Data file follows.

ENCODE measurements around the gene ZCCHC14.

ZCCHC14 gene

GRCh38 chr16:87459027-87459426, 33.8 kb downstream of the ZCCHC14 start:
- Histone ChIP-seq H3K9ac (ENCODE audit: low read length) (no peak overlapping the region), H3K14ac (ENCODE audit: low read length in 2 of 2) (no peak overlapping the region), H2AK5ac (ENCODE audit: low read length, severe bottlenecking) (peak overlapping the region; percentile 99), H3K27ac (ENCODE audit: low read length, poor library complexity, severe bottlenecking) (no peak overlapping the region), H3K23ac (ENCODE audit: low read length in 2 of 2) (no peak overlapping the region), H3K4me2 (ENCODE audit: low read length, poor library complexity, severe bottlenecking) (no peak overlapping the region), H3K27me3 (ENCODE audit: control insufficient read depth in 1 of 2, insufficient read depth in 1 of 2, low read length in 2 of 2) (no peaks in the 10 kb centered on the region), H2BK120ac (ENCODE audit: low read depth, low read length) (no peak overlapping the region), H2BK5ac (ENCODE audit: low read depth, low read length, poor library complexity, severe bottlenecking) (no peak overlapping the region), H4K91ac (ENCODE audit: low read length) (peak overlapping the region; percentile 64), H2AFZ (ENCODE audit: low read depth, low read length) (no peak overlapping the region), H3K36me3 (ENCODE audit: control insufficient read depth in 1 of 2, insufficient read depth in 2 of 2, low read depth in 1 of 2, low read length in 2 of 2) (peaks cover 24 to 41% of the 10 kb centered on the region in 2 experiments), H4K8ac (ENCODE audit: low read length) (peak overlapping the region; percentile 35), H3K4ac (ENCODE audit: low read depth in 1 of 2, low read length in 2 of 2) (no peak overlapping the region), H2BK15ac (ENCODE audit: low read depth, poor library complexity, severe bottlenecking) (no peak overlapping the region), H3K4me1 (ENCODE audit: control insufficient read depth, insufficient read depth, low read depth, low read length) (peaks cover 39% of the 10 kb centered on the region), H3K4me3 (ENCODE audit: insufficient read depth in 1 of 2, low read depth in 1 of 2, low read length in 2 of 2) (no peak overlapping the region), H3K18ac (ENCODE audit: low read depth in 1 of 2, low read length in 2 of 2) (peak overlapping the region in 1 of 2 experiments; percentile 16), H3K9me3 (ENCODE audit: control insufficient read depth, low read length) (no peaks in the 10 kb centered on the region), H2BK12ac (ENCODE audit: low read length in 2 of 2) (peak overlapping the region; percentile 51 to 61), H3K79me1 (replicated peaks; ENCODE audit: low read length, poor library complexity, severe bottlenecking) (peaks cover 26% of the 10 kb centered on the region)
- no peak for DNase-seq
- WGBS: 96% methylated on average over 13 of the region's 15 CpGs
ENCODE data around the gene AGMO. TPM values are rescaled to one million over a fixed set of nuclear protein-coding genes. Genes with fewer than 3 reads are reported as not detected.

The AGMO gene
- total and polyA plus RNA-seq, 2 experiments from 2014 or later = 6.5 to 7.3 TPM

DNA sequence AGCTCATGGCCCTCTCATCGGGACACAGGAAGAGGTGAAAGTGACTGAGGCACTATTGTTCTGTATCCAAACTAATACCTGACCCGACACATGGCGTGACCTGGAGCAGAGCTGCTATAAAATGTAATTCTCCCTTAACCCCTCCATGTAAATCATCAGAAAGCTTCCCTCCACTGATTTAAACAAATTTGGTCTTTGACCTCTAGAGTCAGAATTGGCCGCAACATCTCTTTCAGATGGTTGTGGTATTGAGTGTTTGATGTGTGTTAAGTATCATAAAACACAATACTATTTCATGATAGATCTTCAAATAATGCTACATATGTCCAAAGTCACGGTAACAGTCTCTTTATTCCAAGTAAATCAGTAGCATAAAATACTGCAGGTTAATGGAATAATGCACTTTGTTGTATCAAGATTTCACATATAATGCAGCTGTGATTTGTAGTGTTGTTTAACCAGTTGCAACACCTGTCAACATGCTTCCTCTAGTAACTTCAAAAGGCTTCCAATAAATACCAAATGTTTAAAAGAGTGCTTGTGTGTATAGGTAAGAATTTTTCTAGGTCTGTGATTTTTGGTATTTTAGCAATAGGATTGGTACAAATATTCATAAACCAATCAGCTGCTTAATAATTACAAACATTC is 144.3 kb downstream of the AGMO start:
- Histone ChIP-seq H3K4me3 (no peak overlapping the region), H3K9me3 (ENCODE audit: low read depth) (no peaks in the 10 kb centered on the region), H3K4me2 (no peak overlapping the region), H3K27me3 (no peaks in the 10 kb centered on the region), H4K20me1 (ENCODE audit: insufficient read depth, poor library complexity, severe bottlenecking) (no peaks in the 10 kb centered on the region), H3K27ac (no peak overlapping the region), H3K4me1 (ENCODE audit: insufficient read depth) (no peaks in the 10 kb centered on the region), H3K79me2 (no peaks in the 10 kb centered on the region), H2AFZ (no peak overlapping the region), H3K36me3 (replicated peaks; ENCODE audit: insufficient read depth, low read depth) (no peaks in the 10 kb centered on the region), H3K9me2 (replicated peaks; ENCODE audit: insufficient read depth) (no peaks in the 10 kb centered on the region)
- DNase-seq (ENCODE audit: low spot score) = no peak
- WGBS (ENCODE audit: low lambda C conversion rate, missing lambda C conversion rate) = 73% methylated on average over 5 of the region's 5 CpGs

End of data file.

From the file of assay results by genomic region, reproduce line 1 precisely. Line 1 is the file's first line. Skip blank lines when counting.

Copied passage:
ENCODE measurements around the gene ZCCHC14.